Imagine the answers in 40 A.D. if you’d gone around asking people their input on “Jesus of Nazareth”…kind of an ancient “Google search”. In addition to accurate testimony, there would have been wild stories, odd “explanations” and mythical tales. That was the context in which Luke set out to compile his account of Jesus’ life and ministry. In similar fashion, you’d get much of the same from an actual Google search today and Luke’s model is still applicable as we read and write various faith related things. Consider his intro:
“1 Many have undertaken to compile a narrative about the events that have been fulfilled Or events that have been accomplished, or events most surely believed among us, 2 just as the original eyewitnesses and servants of the word handed them down to us.3 It also seemed good to me, since I have carefully investigated everything from the very first, to write to you in an orderly sequence, most honorable Theophilus, 4 so that you may know the certainty of the things about which you have been instructed.” – HCSB
Based on these verses, Luke had three qualities we should look for when considering modern writing:
Question 1: Is the source credible?
Luke had credibility. He was an “Antioch endorsed” missionary assisting Paul. He was personally involved in God’s powerful work throughout the Roman Empire. He was a “learner” and a “practitioner” with his hands directly involved in ministry(Acts 16:10-17, 20:5-21:18, 27:1-28:16, Col. 4:10-14, Philemon 24, II Tim. 4:11). So when considering a Christian related book, post, or email, can you discern anything about the author or origin? I’m not suggesting everyone who writes needs to be an expert (that would knock me out for sure), but anonymity and vagueness are not productive.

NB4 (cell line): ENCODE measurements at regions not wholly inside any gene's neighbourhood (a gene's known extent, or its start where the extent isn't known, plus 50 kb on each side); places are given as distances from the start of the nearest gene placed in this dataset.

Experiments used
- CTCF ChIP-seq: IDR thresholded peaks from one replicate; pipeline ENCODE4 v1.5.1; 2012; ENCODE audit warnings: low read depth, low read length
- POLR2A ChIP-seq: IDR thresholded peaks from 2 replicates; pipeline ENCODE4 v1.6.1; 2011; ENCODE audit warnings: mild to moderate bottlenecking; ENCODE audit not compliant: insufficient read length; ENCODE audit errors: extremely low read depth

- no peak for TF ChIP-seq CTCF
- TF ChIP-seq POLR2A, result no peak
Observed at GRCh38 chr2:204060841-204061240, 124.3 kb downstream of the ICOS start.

Question 2: Are the statements reliable?
Luke stuck to the facts and relied on eyewitness accounts. He says in verse 3 that he “carefully investigated” and then put things in an “orderly sequence”. Imagine that, he got his facts together first before tweeting, uh, I mean writing. As followers of Christ, we are to test every spirit (I John 4:1) and not believe everything we hear. False teachings, rumors, character assassinations and dissensions are much less likely to gain a foothold when we are interested in the truth. In the early days of the Church, many false teachings were cropping up, but thankfully there were men like Luke, Paul, John, Matthew and Mark who were devoted to getting it right and following the Holy Spirit’s lead.
Question 3: What’s the motive for the work?
Luke’s reason for writing was pure. He says in verse 4 to Theophilus, “that you may know the certainty of the things you were taught”. Luke didn’t sit down one afternoon and say, “I think I’ll write some scripture.” He just humbly did what God was leading him to do and was honored for his faithfulness. You get the sense that he was trying to encourage and strengthen Theophilus in his faith…what a great motive. According to the Bible’s standard, all Christian writing should ultimately point to Jesus. Unfortunately, the lines can easily get blurred between what’s for Christ’s glory and what’s for our own. Luke got it right and I’m praying that many in our generation will too.
Series: Thoughts on Luke – Luke 1:1-4